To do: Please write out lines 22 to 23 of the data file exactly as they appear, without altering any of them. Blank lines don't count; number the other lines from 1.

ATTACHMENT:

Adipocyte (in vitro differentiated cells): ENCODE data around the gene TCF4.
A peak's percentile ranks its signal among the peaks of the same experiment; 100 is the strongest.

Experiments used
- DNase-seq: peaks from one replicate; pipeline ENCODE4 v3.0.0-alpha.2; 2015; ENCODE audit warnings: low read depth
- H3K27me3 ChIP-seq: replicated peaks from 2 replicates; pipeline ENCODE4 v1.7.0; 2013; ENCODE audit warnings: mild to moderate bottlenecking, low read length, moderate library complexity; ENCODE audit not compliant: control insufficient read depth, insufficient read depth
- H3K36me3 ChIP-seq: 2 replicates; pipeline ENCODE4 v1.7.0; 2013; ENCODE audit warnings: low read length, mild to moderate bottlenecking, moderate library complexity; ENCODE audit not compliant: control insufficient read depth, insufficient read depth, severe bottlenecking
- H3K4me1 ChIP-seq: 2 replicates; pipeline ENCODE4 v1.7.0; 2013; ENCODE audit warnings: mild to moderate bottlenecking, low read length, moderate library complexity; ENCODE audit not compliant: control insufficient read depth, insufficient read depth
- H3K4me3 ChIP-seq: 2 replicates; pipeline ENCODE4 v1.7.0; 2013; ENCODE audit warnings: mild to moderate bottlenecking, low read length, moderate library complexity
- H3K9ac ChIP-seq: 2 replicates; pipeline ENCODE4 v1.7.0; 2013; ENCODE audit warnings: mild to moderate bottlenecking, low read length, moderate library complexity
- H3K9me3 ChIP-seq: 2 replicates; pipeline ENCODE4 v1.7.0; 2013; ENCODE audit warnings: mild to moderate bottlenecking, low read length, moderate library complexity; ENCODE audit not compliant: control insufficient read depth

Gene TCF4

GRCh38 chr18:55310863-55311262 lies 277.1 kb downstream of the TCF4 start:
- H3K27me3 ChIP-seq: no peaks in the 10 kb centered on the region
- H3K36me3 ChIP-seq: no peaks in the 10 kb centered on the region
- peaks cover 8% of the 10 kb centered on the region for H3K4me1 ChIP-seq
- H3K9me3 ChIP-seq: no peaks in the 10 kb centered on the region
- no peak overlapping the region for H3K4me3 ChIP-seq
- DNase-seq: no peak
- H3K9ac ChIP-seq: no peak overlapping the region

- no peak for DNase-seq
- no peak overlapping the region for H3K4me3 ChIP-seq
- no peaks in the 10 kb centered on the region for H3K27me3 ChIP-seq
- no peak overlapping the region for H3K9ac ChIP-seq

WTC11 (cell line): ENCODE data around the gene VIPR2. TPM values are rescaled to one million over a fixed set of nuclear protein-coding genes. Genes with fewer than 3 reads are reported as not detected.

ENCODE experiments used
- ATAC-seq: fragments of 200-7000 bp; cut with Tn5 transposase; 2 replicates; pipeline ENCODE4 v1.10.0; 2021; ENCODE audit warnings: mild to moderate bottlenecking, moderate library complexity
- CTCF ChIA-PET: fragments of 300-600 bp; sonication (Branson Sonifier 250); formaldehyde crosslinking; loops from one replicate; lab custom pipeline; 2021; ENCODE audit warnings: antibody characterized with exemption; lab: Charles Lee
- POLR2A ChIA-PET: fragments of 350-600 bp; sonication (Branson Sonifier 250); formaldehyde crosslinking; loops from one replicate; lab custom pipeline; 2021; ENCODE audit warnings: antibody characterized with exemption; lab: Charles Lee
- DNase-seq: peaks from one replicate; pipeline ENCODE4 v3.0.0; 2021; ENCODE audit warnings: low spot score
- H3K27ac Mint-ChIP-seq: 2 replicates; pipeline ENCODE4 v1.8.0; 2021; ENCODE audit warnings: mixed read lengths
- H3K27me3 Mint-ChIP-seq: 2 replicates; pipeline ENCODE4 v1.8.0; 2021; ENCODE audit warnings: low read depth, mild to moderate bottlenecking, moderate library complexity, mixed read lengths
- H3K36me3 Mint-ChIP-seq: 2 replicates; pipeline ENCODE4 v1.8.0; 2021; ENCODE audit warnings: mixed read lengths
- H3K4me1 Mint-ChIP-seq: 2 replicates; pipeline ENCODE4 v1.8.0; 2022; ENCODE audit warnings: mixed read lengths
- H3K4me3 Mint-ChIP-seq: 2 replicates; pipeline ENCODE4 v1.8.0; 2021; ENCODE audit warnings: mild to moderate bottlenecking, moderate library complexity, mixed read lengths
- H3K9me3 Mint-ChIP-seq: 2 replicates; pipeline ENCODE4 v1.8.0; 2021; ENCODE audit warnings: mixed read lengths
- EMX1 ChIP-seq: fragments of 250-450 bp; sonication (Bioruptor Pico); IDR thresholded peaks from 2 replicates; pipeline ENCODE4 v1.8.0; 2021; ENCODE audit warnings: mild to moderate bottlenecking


- no peaks in the 10 kb centered on the region for H3K27me3 ChIP-seq
- no peak overlapping the region for H3K9ac ChIP-seq